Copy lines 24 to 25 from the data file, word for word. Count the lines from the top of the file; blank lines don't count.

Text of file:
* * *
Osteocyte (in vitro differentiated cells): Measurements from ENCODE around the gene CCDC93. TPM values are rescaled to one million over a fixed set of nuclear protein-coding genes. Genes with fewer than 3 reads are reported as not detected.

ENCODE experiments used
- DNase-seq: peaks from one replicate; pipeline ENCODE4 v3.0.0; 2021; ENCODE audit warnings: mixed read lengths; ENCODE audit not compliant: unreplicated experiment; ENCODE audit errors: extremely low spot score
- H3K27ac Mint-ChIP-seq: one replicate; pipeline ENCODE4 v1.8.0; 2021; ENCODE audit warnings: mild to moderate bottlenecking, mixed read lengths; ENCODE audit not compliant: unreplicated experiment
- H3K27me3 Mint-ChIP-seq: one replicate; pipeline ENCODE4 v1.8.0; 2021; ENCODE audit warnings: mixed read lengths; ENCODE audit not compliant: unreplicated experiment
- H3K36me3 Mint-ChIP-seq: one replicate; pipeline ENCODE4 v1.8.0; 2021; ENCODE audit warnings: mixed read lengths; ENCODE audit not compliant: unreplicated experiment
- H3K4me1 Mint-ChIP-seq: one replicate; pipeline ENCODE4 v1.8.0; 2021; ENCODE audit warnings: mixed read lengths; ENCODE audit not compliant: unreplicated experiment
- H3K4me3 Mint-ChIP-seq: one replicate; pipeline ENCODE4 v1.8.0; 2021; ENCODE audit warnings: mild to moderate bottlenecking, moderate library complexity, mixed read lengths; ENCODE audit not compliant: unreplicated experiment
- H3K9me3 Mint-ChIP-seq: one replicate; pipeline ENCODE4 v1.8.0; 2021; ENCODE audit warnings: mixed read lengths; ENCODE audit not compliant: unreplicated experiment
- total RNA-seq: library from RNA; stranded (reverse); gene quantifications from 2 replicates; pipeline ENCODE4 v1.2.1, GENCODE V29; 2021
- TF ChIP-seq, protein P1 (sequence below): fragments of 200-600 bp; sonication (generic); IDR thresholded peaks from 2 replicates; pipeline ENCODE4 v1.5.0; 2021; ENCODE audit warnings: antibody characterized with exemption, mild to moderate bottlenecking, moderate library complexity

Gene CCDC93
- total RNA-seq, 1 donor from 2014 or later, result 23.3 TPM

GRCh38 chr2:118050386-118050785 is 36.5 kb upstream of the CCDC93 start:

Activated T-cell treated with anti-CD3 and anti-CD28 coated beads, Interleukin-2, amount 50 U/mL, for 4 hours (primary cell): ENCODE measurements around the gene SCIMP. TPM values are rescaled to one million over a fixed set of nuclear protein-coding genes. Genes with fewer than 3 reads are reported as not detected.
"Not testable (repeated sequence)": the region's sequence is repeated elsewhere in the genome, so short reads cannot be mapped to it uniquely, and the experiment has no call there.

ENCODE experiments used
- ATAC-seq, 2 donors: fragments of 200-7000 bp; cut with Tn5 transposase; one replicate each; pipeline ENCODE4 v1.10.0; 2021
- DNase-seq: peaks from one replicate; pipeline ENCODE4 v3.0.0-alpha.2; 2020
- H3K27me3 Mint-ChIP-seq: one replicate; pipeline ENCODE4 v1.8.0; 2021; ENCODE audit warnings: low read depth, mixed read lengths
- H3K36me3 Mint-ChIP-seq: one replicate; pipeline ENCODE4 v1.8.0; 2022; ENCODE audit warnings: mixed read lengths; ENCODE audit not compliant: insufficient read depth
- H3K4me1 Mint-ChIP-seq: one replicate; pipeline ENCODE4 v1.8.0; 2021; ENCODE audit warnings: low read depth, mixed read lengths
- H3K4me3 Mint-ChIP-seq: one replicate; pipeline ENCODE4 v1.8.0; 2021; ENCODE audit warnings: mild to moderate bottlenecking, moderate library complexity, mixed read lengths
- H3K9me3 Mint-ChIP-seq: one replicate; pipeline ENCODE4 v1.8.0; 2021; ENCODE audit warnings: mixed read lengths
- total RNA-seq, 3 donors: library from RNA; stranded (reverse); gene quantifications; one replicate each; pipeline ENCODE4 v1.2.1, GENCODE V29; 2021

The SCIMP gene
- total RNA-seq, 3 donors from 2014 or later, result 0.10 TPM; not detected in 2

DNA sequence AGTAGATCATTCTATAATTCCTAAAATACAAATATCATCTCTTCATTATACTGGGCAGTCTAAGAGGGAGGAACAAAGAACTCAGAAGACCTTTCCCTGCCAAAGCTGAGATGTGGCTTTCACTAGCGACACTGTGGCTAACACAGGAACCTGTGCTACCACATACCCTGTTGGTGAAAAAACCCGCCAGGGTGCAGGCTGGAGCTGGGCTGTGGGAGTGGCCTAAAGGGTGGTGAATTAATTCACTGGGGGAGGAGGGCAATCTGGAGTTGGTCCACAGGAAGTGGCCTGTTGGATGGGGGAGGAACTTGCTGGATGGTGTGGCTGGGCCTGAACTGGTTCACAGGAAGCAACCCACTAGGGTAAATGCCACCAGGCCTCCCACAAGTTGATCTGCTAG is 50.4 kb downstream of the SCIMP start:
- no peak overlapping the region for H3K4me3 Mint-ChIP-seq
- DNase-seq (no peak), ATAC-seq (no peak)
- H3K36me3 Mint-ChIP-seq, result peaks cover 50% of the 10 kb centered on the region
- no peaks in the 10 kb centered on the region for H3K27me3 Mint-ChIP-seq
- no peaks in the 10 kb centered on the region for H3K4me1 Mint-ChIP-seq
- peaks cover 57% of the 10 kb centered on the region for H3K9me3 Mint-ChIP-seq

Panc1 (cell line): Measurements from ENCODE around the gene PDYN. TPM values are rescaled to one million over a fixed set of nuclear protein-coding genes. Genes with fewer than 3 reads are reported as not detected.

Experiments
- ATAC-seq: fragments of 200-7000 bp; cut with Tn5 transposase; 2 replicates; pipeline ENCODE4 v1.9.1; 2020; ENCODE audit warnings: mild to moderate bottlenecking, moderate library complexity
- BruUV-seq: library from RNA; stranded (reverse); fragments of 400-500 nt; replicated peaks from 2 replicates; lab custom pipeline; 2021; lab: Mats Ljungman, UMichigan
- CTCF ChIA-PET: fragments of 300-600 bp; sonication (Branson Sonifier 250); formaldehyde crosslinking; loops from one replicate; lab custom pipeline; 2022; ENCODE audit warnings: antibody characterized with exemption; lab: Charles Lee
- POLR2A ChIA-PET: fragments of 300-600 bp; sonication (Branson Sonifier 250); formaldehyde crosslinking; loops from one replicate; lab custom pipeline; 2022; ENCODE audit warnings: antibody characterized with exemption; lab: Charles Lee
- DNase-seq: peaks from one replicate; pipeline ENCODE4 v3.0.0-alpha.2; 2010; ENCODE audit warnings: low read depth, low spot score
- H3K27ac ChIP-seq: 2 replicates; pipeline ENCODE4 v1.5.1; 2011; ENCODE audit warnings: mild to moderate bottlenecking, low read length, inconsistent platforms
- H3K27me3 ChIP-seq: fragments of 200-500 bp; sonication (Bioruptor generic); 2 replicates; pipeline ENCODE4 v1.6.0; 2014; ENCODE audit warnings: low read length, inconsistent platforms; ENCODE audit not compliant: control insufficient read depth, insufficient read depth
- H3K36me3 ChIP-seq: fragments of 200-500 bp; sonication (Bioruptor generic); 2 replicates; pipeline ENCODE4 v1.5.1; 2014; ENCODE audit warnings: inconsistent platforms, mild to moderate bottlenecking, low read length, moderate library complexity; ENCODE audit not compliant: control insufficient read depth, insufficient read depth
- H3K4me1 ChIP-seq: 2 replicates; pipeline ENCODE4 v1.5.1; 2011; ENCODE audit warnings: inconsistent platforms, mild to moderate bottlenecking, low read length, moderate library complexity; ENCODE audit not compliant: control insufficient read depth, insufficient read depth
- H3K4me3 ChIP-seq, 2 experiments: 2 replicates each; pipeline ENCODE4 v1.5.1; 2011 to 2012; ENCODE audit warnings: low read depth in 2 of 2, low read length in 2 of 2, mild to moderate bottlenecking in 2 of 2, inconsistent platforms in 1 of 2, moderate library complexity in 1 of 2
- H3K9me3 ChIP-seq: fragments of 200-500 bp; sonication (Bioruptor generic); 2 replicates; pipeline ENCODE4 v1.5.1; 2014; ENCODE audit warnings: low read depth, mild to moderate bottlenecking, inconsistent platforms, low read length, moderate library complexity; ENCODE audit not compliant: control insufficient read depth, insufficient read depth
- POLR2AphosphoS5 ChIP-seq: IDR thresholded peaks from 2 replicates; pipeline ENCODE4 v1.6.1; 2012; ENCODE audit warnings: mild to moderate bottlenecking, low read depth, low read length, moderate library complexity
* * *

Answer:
- H3K9me3 Mint-ChIP-seq: one replicate; pipeline ENCODE4 v1.8.0; 2021; ENCODE audit warnings: mixed read lengths
- total RNA-seq, 3 donors: library from RNA; stranded (reverse); gene quantifications; one replicate each; pipeline ENCODE4 v1.2.1, GENCODE V29; 2021